In 2000 Reed Hastings, the founder of what then was a fledgling company known as Netflix, had the gall to suggest a business partnership to John Antioco and his management team at Blockbuster Video. Antioco is no dummy. At the time, in fact, Antioco was viewed by many as a retail genius. But during Hastings's visit, Blockbuster was feeling pretty insular and didn't believe that this almost unknown company's innovative business model offered any value. In fact, it was reported that Hastings got laughed out of the room. Who is laughing now? Blockbuster went bankrupt in 2010, and Netflix is worth almost $70 billion.

We know there were many people inside each of these companies with bold ideas and the ability to make strategic pivots away from fading sources of revenue, but all of them were hamstrung by their leadership's choruses of "Don't f**k it up!"

"I know more about this company than anyone ever will."

The founder's attention to detail was legendary. From the time he founded his financial services software company, he was intimately involved in virtually every decision that needed to be made, and those decisions had set the stage for the company's success. He was one of those founders who could truly claim that no one knew his company as well as he did.

I came aboard to take over the role of CEO to help this founder, whom we'll call Elliot, take the company to the next level, as it was the kind of fast-growing company with strong fundamentals that could attract the interest of strategic buyers. Once I was there, though, it didn't take me long to recognize that we'd never reach our goal as long as Elliot remained the master of all detail.

One day I was talking with Elliot as we walked past the employee kitchen area when he interrupted me to point out something that had been bothering him. He'd seen tens of milk cartons of several different varieties in the refrigerator, and he wondered how we could possibly need all of this. He recalled the days when one container of regular milk would have sufficed.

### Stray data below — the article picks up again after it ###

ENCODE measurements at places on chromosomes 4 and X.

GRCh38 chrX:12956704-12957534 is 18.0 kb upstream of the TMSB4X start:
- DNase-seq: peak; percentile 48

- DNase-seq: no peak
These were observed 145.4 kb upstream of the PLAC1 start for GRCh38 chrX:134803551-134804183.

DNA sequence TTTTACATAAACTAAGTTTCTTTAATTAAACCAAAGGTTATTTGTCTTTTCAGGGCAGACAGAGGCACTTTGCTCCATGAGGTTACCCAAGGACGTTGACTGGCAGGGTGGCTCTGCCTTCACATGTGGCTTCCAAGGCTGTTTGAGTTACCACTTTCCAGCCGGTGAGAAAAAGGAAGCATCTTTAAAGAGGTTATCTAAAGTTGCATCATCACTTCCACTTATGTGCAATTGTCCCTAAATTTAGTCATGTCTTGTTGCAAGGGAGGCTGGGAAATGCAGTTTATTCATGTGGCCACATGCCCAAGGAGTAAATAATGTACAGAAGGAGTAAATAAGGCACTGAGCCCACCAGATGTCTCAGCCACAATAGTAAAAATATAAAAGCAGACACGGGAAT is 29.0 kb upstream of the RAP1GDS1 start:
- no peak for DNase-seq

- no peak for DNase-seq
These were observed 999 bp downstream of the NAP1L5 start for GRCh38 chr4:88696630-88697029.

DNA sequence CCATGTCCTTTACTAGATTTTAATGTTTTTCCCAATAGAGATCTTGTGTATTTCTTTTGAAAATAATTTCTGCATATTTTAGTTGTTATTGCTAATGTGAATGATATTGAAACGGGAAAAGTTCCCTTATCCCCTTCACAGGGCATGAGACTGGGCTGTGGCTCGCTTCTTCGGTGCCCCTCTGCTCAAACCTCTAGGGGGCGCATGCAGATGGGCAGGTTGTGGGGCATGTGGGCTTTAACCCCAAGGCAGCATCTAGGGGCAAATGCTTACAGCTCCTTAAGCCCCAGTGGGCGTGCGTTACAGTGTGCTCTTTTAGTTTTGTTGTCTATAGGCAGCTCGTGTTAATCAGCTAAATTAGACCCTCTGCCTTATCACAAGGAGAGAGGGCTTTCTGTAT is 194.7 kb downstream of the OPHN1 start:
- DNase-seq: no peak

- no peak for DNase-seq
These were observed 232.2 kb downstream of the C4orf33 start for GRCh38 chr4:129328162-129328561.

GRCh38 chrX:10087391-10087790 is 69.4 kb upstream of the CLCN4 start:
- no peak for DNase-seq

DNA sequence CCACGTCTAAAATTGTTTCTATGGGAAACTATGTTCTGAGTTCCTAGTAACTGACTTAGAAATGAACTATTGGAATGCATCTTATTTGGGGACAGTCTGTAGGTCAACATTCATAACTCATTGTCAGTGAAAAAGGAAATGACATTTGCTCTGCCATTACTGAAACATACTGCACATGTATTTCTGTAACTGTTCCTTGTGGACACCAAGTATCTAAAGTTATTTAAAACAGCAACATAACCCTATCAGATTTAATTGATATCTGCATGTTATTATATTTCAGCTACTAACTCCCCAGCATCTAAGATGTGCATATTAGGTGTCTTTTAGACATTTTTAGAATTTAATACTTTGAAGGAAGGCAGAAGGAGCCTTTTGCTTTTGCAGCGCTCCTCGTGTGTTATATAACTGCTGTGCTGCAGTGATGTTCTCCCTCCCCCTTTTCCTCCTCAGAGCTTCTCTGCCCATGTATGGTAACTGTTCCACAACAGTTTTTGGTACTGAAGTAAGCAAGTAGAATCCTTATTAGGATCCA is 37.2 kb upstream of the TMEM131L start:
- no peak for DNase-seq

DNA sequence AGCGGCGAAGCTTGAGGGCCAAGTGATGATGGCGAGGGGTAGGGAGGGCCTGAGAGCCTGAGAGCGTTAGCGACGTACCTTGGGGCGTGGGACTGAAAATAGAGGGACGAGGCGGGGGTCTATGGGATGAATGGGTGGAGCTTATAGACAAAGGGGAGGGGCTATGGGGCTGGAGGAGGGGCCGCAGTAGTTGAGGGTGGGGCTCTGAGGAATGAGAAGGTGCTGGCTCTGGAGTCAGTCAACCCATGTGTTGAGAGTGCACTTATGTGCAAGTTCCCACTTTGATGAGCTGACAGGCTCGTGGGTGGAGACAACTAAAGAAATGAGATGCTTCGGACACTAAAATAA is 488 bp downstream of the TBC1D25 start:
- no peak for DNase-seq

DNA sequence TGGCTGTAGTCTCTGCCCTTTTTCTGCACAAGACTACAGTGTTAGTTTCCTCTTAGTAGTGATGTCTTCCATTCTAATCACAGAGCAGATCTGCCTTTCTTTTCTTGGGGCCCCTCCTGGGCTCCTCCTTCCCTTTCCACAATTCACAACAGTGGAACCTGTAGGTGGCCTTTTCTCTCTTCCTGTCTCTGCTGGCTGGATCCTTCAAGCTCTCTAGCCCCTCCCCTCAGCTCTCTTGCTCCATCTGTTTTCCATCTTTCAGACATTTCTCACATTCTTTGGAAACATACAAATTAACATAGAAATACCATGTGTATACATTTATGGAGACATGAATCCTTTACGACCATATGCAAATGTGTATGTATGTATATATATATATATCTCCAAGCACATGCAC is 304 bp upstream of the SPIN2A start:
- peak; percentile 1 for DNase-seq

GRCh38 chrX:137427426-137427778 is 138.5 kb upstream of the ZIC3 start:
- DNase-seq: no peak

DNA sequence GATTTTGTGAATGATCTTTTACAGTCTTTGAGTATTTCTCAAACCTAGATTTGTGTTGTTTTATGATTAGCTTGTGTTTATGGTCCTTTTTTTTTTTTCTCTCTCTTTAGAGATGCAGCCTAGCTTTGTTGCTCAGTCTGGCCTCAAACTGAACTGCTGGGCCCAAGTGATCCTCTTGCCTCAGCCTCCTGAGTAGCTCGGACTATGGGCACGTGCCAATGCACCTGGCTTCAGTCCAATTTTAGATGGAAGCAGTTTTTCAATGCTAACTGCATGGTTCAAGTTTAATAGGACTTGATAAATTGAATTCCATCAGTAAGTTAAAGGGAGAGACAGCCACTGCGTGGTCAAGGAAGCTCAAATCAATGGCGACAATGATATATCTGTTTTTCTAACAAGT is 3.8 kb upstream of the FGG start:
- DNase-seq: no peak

I figured this was the perfect moment to set some new boundaries for Elliot's attention (even though I would have much preferred to finish our prior conversation). I told him that if he truly wanted us to succeed in the task I'd been hired for, we should never again discuss the employee kitchen. In fact, I suggested that from now on, he should try not to bother himself with any question that put less than $100,000 worth of company resources in play.

I can't ask you to stop worrying about little things. It's like telling someone not to think about pink elephants. Tiny details would always arise in your mind because your relationship to your business is so intimate. Elliot hadn't yet formulated a strategy for dealing with those thoughts. That's why the bright-line boundary of $100,000 turned out to be an excellent tool for maintaining his new focus: "Is that the exact PMS color of our logo?" Is that a $100,000 issue? No? Then forget it. Like most entrepreneurial minds, Elliot's was both voracious and decisive — as long as it had a target to hit. The $100,000 figure gave him that focus.